Raiffeisen International Bank-Holding AG, a member of the RZB Group headed by Raiffeisen Zentralbank Osterreich AG (RZB), posted a 2009 consolidated profit (after tax and minorities) of ˆ 212 million, which represents a decrease of 78.4 per cent on the preceding year (2008: ˆ 982 million). Raiffeisen International’s profit was sharply influenced by an increase in net allocations to provisioning for impairment losses by 122.7 per cent to ˆ 1,738 million, compared to the year-end 2008 value of ˆ 780 million. Profit before tax declined by 74.3 per cent to ˆ 368 million (2008: ˆ 1,429 million), while profit after tax declined by 73.4 per cent to ˆ 287 million (2008: ˆ 1,078 million). Earnings per share declined by ˆ 5.40 to ˆ 0.99 (2008: ˆ 6.39). The Managing Board will propose to the Annual General Meeting a dividend of ˆ 0.20 per share for the year 2009, which would represent a decline of 78.5 per cent against the preceding year. If the Annual General Meeting approves this proposal, the total dividend payment would come to ˆ 30.9 million.
«Not only do these results underline the sustainability of our business model, we also managed to clearly beat the analyst consensus. Raiffeisen International also made use of this challenging year to undertake a broad number of internal organizational adjustments and changes. We feel that we are very well-positioned in an environment marked by improving economic indicators,» said CEO Herbert Stepic.
Despite the sharp economic downturn in most CEE countries, Raiffeisen International’s operating income declined in 2009 by only 8.5 per cent, or ˆ 191 million, to ˆ 2,056 million compared with the preceding year’s level.
Net allocations to provisioning for impairment losses in the reporting year totaled ˆ 1,738 million and thus registered an increase of ˆ 958 million, or 123 per cent. That includes income from the sale of loans amounting to ˆ 13 million. Less that income, individual provisions accounted for ˆ 1,565 million, and portfolio-based provisions for ˆ 186 million. A look at the development over the year reveals a slight flattening of momentum in net allocations after the second quarter of 2009, when the largest net allocations were made.
With the onset of the economic crisis in the CEE region, cost-cutting programs were immediately started. General administrative expenses fell significantly in the reporting year, by 14 per cent, or ˆ 363 million, to ˆ 2,270 million. The main reasons for that were strict cost management in the Group and currency devaluation in the CEE countries.
«Unlike previous years in which our costs had increased by more than 20 per cent annually, we managed to drive down costs significantly in 2009. The measures that we implemented to achieve those cost reductions have led to continuing efficiency gains,» CFO Martin Grüll said.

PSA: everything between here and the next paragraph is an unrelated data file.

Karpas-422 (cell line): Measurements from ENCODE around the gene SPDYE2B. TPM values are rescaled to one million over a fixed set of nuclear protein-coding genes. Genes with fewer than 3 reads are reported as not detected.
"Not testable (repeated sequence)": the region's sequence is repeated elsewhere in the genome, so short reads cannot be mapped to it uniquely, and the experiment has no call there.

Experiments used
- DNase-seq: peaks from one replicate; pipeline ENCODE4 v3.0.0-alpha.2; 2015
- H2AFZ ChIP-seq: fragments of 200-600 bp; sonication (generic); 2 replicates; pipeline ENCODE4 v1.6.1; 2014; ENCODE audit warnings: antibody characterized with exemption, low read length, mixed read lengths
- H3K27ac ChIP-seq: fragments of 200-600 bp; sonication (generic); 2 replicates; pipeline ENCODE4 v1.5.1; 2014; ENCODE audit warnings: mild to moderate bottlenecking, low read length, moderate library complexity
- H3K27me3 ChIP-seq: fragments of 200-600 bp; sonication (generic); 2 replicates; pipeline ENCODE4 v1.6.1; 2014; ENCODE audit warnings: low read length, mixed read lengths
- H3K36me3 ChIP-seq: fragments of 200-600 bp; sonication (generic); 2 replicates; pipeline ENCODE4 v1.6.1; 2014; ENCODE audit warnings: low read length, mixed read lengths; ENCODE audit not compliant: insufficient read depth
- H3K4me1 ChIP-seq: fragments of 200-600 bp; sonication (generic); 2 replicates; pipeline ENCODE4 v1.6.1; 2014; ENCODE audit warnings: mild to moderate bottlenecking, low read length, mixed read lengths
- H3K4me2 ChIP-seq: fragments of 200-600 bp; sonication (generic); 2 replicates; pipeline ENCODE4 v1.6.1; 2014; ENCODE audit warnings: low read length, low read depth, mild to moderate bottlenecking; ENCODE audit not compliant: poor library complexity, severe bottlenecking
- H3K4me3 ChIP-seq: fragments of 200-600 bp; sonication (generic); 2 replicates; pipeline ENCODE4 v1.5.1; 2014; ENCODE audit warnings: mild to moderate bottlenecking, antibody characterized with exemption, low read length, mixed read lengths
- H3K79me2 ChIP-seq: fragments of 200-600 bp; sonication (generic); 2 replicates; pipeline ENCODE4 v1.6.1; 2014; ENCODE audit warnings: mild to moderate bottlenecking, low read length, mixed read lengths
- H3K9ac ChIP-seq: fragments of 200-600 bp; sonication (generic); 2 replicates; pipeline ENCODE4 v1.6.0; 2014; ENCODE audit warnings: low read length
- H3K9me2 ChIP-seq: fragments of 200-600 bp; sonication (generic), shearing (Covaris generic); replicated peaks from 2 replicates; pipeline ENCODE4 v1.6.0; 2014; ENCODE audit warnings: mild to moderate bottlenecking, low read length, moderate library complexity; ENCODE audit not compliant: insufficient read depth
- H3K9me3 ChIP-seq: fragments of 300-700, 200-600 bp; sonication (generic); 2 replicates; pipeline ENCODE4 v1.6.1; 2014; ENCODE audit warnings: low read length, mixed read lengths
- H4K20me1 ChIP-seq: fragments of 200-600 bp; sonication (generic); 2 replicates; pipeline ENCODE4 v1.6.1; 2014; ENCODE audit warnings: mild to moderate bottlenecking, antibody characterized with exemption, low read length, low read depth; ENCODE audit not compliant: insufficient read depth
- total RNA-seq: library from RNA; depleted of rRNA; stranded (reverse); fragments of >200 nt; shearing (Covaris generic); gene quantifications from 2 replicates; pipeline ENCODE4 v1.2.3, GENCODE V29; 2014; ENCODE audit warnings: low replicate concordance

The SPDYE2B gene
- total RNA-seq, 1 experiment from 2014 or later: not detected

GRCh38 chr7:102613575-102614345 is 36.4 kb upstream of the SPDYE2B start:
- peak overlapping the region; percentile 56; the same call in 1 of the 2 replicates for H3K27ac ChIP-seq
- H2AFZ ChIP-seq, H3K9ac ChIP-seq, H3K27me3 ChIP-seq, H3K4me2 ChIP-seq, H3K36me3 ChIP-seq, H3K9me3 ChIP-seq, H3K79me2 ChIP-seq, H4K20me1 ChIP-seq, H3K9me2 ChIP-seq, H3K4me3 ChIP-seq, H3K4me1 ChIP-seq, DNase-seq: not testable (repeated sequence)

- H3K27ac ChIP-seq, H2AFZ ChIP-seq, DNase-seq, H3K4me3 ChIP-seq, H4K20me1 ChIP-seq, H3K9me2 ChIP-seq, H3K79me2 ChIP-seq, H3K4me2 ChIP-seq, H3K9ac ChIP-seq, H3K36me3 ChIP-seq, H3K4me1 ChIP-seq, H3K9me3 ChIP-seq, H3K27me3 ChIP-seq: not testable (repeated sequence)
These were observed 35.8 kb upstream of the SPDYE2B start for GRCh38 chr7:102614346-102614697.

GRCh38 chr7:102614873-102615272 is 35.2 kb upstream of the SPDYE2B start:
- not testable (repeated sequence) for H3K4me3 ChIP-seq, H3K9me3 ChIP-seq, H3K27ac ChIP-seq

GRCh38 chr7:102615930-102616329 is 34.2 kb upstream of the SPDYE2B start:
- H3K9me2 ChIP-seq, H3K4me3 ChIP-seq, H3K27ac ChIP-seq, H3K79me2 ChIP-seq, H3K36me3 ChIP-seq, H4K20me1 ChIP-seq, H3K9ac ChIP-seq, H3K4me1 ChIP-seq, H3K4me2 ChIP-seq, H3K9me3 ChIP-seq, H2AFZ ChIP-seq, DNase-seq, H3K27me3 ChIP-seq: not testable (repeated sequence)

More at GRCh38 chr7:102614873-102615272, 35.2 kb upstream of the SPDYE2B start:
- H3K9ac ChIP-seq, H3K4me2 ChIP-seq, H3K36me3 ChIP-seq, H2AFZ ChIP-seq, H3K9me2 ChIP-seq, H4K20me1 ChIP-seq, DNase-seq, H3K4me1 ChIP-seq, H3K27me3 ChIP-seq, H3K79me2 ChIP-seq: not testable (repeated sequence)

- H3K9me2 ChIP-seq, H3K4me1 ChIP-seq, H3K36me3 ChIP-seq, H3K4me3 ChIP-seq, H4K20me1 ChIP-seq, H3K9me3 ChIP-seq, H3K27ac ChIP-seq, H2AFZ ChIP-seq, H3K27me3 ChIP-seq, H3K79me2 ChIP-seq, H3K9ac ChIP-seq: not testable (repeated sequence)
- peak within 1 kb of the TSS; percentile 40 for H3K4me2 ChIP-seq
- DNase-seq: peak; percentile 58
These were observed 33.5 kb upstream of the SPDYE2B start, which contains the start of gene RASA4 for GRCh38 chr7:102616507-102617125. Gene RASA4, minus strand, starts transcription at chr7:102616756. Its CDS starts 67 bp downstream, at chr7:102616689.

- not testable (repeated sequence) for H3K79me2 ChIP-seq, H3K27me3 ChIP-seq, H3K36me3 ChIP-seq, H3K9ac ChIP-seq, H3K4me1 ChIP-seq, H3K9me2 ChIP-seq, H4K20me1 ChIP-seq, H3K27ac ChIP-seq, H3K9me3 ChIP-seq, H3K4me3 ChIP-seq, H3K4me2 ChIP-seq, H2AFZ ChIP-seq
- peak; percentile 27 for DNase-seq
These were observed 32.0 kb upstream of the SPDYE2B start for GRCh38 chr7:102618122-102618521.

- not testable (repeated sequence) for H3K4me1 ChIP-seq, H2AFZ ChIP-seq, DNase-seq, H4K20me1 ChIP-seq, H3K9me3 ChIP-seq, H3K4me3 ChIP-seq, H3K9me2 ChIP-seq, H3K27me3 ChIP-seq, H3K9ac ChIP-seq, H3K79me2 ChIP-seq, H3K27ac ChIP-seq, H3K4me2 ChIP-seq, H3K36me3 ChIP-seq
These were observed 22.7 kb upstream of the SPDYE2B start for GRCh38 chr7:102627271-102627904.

Staff costs were again the largest item among general administrative expenses in 2009, accounting for 46 per cent. However, they fell by 17 per cent, or ˆ 222 million, on the preceding year to ˆ 1,054 million. The effects of cost-cutting measures such as personnel reduction and not filling vacant positions as well as bonus cuts, began to appear.
The number of employees on 31 December 2009 stood at 56,530 in contrast to 63,376 employees at the end of 2008. That means a reduction by 6,846 employees, or 11 per cent.
The decline of general administrative expenses by 14 per cent in the reporting period was greater than that of operating income by 11 per cent. That resulted in another improvement in the cost/income ratio, a key measure of bank efficiency representing the ratio of operating expenses to operating income, by 1.5 percentage points from 54.0 to 52.5 per cent.
For the first time after many years of growth, Raiffeisen International Group’s balance sheet total declined in the year under review. It fell year-on-year from ˆ 85.4 billion to ˆ 76.3 billion, which means a reduction of 11 per cent, or ˆ 9.1 billion. Measures to reduce and stabilize the loan portfolio and increased provisions for impairment losses were largely responsible for that. Changes in the scope of consolidation, on the other hand, had no appreciable effects. The strong devaluation of currencies which began in the fourth quarter of 2008 slowed to some extent in the course of 2009. Some currencies even gained in value again. As a result, exchange rate movements had a significantly smaller influence on the development of the balance sheet total than in the preceding year.
The number of business outlets came to 3,018 at the end of the year, which represents a net decrease on the preceding year’s level by 213 business outlets. Due to further location optimizing measures, the number in the CIS Other segment fell year-on-year by 188 business outlets (181 in Ukraine and 7 in Belarus), and by 22 in Russia. Closures also led to a minus of 23 business outlets in Central Europe (in Slovakia and Hungary). The only net increase occurred in Southeastern European, by 20 business outlets.
The customer base grew from 14.7 million at the end of 2008 to 15.1 million.
You can access the web-version of Raiffeisen International’s annual report at ar2009.ri.co.at. A printed English-language version can also be ordered on that webpage.
Raiffeisen International operates one of the largest banking networks in CEE, covering 17 markets across the region through subsidiary banks, leasing companies and a range of other financial service providers. The group’s ca. 56,500 employees service around 15.1 million customers via more than 3,000 business outlets. Raiffeisen International is a fully-consolidated subsidiary of Raiffeisen Zentralbank Osterreich AG (RZB), which owns about 70 per cent of the common stock. The remainder is in free float, with the shares listed on the Vienna Stock Exchange. RZB is a leading corporate and investment bank in Austria and the central institution of the Austrian Raiffeisen Banking Group, the country’s largest banking group.